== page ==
Growing Reader

Tween

Help Kids Power Up on Reading with These Super Series

by Stephanie Cohen

Photo credit: Lisa Sciascia/ Getty Images

Earlier this year, I grabbed a copy of one of the books in the Lunch Lady comic book series after watching a fantastic TED talk given by the author of the series Jarret Krosoczka. My daughter gobbled it up, in between hysterical bouts of laughter, in less than 30 minutes. She begged me to grab the rest of the books in the series on my next trip to the library. She read all nine books in a matter of a day or two.

This is “power reading” — and it’s fantastic for kids, alongside a healthy diet of more complex literature. As I try to raise four lifelong readers, I see fun, fast-paced reading as a useful way to let kids read through books quickly, without having to reflect and discuss and do all the things they have to do for school reading assignments. Power reading is all about the joy of getting hooked on a story and then burning through books at blazing speed. It’s a great way to pack in some extra pages and reignite your kid’s enthusiasm for reading. Comic book series and short books are perfect for this purpose. Book series are also ideal, since they give kids an opportunity to keep the reading momentum going.

Here is a list of some great series to help your reader churn through a nice big pile of books:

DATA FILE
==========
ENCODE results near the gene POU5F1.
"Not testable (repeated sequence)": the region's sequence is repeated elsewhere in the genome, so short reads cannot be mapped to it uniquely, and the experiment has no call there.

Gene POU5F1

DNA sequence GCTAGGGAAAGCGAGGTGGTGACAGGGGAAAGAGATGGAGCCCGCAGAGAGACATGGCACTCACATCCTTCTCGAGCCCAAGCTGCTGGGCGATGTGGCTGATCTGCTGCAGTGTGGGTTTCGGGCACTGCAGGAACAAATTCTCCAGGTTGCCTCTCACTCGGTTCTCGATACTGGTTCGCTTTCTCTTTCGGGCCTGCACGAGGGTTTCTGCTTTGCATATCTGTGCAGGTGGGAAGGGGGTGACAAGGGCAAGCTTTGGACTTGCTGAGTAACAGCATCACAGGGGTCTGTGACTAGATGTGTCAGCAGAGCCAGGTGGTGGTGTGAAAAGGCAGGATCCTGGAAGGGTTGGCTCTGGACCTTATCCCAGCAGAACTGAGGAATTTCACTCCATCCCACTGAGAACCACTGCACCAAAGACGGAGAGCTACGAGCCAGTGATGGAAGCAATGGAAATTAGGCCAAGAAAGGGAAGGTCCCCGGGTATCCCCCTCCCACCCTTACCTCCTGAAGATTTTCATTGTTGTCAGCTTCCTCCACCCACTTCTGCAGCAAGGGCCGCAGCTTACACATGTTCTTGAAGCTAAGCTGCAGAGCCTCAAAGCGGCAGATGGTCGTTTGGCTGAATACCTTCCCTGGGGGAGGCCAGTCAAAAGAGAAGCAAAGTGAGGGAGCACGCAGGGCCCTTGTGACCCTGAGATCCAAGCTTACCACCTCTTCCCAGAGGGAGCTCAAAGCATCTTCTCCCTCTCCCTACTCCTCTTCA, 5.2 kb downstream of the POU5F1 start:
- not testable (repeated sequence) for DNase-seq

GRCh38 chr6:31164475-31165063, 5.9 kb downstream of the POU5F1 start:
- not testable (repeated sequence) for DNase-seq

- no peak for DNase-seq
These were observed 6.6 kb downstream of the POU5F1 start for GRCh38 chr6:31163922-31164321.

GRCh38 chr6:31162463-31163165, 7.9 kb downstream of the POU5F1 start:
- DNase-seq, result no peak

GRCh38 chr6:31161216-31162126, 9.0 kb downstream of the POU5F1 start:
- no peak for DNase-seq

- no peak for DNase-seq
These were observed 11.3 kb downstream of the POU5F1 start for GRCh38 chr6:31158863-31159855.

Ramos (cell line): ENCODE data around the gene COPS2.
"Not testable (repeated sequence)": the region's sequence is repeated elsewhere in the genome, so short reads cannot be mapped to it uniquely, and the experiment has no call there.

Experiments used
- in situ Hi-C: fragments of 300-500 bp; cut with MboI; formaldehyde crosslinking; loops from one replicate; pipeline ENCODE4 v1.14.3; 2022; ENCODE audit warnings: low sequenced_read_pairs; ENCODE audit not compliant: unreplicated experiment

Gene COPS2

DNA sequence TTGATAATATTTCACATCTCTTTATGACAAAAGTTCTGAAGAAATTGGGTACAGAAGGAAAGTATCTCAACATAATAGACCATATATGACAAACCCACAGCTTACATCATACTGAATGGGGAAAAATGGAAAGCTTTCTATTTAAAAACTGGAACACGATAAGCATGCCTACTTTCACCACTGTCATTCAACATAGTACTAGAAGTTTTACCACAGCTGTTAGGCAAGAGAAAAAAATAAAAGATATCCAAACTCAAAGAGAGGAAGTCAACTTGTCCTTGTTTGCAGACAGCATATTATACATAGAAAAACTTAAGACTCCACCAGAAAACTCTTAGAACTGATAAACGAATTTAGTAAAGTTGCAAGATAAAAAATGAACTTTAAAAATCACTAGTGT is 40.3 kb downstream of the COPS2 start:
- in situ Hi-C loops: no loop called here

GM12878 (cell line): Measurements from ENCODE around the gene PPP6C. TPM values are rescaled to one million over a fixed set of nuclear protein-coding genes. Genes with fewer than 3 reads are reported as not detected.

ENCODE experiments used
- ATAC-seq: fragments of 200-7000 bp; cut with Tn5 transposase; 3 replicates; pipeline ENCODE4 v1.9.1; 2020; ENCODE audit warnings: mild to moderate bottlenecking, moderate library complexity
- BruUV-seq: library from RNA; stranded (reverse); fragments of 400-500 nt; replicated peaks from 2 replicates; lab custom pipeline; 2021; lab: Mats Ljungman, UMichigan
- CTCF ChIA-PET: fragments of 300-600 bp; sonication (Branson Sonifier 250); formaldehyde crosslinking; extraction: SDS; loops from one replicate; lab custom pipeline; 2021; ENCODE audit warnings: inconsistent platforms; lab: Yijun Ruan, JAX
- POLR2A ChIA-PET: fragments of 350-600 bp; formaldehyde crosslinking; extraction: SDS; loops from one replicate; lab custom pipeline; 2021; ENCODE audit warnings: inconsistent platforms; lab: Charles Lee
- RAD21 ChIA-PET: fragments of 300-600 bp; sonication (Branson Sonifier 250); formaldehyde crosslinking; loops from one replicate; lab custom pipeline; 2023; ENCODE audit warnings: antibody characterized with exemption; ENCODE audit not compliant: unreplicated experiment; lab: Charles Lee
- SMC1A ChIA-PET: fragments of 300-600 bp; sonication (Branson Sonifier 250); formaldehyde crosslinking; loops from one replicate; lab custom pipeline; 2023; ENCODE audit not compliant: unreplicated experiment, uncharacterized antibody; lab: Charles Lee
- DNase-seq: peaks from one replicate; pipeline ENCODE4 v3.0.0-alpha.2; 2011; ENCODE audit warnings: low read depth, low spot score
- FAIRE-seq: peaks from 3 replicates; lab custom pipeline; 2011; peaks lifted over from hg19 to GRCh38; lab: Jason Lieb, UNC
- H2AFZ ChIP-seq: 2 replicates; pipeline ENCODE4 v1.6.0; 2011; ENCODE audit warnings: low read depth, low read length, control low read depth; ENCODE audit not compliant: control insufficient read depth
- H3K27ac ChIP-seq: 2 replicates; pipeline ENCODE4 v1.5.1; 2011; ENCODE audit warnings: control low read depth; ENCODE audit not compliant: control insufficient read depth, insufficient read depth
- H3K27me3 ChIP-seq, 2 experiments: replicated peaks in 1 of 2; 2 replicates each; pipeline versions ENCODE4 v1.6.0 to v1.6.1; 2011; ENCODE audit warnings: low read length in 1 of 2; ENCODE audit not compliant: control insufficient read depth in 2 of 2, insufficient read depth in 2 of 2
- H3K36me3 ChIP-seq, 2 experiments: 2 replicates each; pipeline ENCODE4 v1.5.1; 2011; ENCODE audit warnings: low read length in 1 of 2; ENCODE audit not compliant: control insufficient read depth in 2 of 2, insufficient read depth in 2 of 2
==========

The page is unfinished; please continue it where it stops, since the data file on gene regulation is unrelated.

• Lunch Lady Series

    by Jarret J. Krosoczka

    The Lunch Lady doesn’t just cook the food in this graphic novel series, she is also an agent of justice with some serious kitchen weaponry and moves. I always know when my kids are reading a book in the Lunch Lady series because they are either laughing out loud or have a huge grin plastered on their face. These are bright and zesty reads (you can find them by their yellow covers) that are perfect for a car ride.
    (Ages 8 – 12)

  • Who Was…? Series

    by various authors

    We own the entire Who Was…? series. My kids race to the mailbox every time a new installment in the series arrives, eager to call "dibs”. For the biography driven, these books can be read in an hour or two and contain tons of fun and odd facts you won’t see in your standard school textbook. And because the subjects of these books are tremendously varied — from the Founding Fathers to modern-day tech gurus like Bill Gates and Steve Jobs — there is something for everyone. There are also two newer spin-off series, the What Was…? series for kids who like history and the Where is…? series for kids who are into geography.
    (Ages 8 – 12)

  • Princess Pulverizer Series

    by Nancy Krulik

    Princess Serena likes to go by another name: Princess Pulverizer. She’d also like to swap out that royal title for a knighthood. To prove she’s ready, she embarks on a Quest of Kindness with a couple of friends: Dribble the friendly dragon and Lucas, a skittish knight-in-training. Together, they rescue townspeople, defeat beasts, and save the day, again and again. Your children will love this series helmed by one plucky heroine.
    (Ages 6 – 8)

  • Here’s Hank Series